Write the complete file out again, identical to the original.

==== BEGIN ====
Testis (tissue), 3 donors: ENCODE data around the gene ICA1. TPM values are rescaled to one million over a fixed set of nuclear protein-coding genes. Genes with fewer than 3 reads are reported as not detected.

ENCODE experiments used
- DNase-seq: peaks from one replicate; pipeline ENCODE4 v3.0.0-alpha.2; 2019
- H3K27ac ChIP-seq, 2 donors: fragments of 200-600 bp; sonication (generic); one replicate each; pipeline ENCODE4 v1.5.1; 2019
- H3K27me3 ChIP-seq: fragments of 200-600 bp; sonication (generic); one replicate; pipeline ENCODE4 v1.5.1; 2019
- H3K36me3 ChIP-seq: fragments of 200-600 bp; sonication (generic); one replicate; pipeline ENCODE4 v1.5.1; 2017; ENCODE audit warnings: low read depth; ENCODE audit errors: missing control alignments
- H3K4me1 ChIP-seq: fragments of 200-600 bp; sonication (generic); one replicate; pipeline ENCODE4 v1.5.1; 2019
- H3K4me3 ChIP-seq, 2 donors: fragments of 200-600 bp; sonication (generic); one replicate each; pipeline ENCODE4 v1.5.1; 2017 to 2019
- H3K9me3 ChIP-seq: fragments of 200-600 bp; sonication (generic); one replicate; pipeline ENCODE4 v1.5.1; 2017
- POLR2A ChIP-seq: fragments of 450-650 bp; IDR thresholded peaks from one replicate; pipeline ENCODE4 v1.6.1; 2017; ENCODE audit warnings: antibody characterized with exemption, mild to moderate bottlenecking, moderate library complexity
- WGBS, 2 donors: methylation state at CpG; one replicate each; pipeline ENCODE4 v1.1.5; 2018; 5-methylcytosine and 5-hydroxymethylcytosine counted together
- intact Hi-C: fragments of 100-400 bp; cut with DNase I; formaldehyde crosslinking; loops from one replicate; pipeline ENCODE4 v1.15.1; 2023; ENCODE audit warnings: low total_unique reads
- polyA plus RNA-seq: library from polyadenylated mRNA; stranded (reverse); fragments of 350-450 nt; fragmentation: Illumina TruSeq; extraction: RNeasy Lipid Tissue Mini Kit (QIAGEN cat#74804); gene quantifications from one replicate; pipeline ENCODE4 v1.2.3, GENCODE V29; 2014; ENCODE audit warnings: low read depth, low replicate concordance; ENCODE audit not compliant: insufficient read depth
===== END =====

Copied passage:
Testis (tissue), 3 donors: ENCODE data around the gene ICA1. TPM values are rescaled to one million over a fixed set of nuclear protein-coding genes. Genes with fewer than 3 reads are reported as not detected.

ENCODE experiments used
- DNase-seq: peaks from one replicate; pipeline ENCODE4 v3.0.0-alpha.2; 2019
- H3K27ac ChIP-seq, 2 donors: fragments of 200-600 bp; sonication (generic); one replicate each; pipeline ENCODE4 v1.5.1; 2019
- H3K27me3 ChIP-seq: fragments of 200-600 bp; sonication (generic); one replicate; pipeline ENCODE4 v1.5.1; 2019
- H3K36me3 ChIP-seq: fragments of 200-600 bp; sonication (generic); one replicate; pipeline ENCODE4 v1.5.1; 2017; ENCODE audit warnings: low read depth; ENCODE audit errors: missing control alignments
- H3K4me1 ChIP-seq: fragments of 200-600 bp; sonication (generic); one replicate; pipeline ENCODE4 v1.5.1; 2019
- H3K4me3 ChIP-seq, 2 donors: fragments of 200-600 bp; sonication (generic); one replicate each; pipeline ENCODE4 v1.5.1; 2017 to 2019
- H3K9me3 ChIP-seq: fragments of 200-600 bp; sonication (generic); one replicate; pipeline ENCODE4 v1.5.1; 2017
- POLR2A ChIP-seq: fragments of 450-650 bp; IDR thresholded peaks from one replicate; pipeline ENCODE4 v1.6.1; 2017; ENCODE audit warnings: antibody characterized with exemption, mild to moderate bottlenecking, moderate library complexity
- WGBS, 2 donors: methylation state at CpG; one replicate each; pipeline ENCODE4 v1.1.5; 2018; 5-methylcytosine and 5-hydroxymethylcytosine counted together
- intact Hi-C: fragments of 100-400 bp; cut with DNase I; formaldehyde crosslinking; loops from one replicate; pipeline ENCODE4 v1.15.1; 2023; ENCODE audit warnings: low total_unique reads
- polyA plus RNA-seq: library from polyadenylated mRNA; stranded (reverse); fragments of 350-450 nt; fragmentation: Illumina TruSeq; extraction: RNeasy Lipid Tissue Mini Kit (QIAGEN cat#74804); gene quantifications from one replicate; pipeline ENCODE4 v1.2.3, GENCODE V29; 2014; ENCODE audit warnings: low read depth, low replicate concordance; ENCODE audit not compliant: insufficient read depth